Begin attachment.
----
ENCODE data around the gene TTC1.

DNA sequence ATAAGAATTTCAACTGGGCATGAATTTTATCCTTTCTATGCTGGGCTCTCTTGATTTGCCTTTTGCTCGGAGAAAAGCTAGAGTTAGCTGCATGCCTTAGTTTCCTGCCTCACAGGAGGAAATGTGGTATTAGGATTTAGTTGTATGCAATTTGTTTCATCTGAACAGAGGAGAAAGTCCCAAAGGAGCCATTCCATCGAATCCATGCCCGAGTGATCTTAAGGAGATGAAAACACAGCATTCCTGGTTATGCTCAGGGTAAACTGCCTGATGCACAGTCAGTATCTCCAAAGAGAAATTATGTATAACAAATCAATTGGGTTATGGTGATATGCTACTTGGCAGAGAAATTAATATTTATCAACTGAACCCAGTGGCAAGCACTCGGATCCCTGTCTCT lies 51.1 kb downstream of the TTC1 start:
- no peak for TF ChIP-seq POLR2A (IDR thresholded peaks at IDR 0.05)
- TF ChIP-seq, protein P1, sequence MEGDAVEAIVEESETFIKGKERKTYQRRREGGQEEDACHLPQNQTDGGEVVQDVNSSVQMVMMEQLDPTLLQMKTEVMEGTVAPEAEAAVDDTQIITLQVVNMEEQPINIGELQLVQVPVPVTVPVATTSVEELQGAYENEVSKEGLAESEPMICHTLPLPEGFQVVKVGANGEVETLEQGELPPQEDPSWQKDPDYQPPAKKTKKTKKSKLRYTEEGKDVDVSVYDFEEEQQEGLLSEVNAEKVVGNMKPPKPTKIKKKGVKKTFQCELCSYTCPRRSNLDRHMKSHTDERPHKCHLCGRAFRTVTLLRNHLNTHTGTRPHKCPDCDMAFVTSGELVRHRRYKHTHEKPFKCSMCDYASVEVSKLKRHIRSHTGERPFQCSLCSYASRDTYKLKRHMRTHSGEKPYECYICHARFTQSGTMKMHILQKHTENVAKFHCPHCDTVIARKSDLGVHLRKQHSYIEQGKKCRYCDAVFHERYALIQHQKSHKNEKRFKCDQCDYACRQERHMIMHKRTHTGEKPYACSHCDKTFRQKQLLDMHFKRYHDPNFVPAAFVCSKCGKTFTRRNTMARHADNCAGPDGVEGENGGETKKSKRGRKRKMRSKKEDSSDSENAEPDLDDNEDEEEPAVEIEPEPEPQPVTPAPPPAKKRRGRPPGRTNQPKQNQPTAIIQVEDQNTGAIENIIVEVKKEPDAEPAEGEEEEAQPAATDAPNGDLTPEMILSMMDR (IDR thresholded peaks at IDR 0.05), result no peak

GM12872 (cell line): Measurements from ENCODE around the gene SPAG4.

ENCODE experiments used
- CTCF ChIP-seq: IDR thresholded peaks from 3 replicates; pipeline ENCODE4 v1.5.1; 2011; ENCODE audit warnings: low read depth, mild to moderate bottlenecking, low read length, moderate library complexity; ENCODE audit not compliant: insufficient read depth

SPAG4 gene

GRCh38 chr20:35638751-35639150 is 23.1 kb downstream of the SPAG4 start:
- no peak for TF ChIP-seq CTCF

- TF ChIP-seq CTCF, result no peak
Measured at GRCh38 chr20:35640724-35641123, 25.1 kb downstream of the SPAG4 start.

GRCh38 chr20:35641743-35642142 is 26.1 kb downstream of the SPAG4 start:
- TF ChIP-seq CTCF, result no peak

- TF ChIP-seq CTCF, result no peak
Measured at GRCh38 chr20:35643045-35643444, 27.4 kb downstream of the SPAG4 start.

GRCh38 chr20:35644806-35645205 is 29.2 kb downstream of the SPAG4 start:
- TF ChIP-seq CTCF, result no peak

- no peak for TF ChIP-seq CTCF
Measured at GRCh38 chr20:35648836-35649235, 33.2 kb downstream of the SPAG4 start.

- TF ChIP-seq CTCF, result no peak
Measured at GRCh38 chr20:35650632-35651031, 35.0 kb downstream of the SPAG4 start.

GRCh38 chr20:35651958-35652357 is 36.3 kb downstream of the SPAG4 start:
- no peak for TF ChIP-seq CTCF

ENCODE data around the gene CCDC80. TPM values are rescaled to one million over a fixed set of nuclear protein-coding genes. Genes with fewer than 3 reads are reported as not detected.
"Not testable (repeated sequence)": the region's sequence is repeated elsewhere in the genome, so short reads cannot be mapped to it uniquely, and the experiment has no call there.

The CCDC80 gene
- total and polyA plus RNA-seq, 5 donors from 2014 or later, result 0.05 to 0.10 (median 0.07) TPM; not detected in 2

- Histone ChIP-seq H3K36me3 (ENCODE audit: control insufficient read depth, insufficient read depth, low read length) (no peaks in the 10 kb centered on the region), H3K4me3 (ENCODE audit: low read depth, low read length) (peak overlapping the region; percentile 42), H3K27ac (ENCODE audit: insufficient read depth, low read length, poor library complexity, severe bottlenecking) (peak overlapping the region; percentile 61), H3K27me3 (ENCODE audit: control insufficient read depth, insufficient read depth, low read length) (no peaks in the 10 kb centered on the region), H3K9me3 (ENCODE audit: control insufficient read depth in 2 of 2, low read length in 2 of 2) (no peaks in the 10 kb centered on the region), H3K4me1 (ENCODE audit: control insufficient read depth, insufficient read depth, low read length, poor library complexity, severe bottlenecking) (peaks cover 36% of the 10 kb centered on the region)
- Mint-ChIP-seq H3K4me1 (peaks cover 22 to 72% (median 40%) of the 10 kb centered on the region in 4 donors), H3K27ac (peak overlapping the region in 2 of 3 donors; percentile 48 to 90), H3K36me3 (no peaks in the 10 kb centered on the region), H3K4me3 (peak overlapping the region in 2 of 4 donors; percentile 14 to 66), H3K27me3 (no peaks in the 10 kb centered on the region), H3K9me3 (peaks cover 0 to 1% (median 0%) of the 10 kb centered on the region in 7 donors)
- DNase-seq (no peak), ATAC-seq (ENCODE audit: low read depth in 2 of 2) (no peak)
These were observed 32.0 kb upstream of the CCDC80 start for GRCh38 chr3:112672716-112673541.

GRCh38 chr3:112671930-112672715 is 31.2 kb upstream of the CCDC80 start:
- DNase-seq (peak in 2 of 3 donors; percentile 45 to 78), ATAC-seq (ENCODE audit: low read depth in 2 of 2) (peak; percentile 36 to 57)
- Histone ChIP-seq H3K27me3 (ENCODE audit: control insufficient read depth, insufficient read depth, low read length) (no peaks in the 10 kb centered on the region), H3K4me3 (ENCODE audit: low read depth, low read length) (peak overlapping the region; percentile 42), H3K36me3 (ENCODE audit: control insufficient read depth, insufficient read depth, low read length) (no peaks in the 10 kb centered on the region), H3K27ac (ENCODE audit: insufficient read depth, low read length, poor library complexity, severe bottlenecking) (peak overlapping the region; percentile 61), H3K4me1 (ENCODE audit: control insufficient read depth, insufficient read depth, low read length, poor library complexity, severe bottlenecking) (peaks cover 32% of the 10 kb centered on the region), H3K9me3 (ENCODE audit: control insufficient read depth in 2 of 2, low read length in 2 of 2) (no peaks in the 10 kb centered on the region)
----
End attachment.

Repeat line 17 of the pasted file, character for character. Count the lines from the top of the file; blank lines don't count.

GRCh38 chr20:35644806-35645205 is 29.2 kb downstream of the SPAG4 start: